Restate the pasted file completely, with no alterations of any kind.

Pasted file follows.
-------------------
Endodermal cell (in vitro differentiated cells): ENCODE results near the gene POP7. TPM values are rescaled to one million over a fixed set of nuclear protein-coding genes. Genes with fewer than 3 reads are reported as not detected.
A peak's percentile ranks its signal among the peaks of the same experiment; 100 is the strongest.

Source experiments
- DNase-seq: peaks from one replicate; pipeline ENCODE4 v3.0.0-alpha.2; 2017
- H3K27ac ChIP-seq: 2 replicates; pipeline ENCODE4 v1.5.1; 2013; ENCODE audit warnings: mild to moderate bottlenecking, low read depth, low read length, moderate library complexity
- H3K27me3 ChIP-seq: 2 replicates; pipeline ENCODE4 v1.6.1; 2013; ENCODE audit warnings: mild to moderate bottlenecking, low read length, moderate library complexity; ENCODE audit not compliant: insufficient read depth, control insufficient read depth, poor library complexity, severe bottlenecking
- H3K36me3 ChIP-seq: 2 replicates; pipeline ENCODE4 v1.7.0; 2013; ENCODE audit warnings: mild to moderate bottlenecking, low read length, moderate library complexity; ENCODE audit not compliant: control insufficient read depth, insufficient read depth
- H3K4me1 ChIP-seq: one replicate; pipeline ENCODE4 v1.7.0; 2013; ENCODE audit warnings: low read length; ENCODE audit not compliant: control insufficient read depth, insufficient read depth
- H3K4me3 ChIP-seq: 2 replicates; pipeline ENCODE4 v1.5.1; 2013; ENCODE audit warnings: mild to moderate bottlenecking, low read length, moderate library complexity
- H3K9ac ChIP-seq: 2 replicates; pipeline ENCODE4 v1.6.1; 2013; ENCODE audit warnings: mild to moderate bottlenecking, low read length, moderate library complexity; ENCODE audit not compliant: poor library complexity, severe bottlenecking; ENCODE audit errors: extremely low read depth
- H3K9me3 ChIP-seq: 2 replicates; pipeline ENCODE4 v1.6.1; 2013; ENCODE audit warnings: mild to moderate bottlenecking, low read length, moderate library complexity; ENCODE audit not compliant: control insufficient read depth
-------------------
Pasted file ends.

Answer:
Endodermal cell (in vitro differentiated cells): ENCODE results near the gene POP7. TPM values are rescaled to one million over a fixed set of nuclear protein-coding genes. Genes with fewer than 3 reads are reported as not detected.
A peak's percentile ranks its signal among the peaks of the same experiment; 100 is the strongest.

Source experiments
- DNase-seq: peaks from one replicate; pipeline ENCODE4 v3.0.0-alpha.2; 2017
- H3K27ac ChIP-seq: 2 replicates; pipeline ENCODE4 v1.5.1; 2013; ENCODE audit warnings: mild to moderate bottlenecking, low read depth, low read length, moderate library complexity
- H3K27me3 ChIP-seq: 2 replicates; pipeline ENCODE4 v1.6.1; 2013; ENCODE audit warnings: mild to moderate bottlenecking, low read length, moderate library complexity; ENCODE audit not compliant: insufficient read depth, control insufficient read depth, poor library complexity, severe bottlenecking
- H3K36me3 ChIP-seq: 2 replicates; pipeline ENCODE4 v1.7.0; 2013; ENCODE audit warnings: mild to moderate bottlenecking, low read length, moderate library complexity; ENCODE audit not compliant: control insufficient read depth, insufficient read depth
- H3K4me1 ChIP-seq: one replicate; pipeline ENCODE4 v1.7.0; 2013; ENCODE audit warnings: low read length; ENCODE audit not compliant: control insufficient read depth, insufficient read depth
- H3K4me3 ChIP-seq: 2 replicates; pipeline ENCODE4 v1.5.1; 2013; ENCODE audit warnings: mild to moderate bottlenecking, low read length, moderate library complexity
- H3K9ac ChIP-seq: 2 replicates; pipeline ENCODE4 v1.6.1; 2013; ENCODE audit warnings: mild to moderate bottlenecking, low read length, moderate library complexity; ENCODE audit not compliant: poor library complexity, severe bottlenecking; ENCODE audit errors: extremely low read depth
- H3K9me3 ChIP-seq: 2 replicates; pipeline ENCODE4 v1.6.1; 2013; ENCODE audit warnings: mild to moderate bottlenecking, low read length, moderate library complexity; ENCODE audit not compliant: control insufficient read depth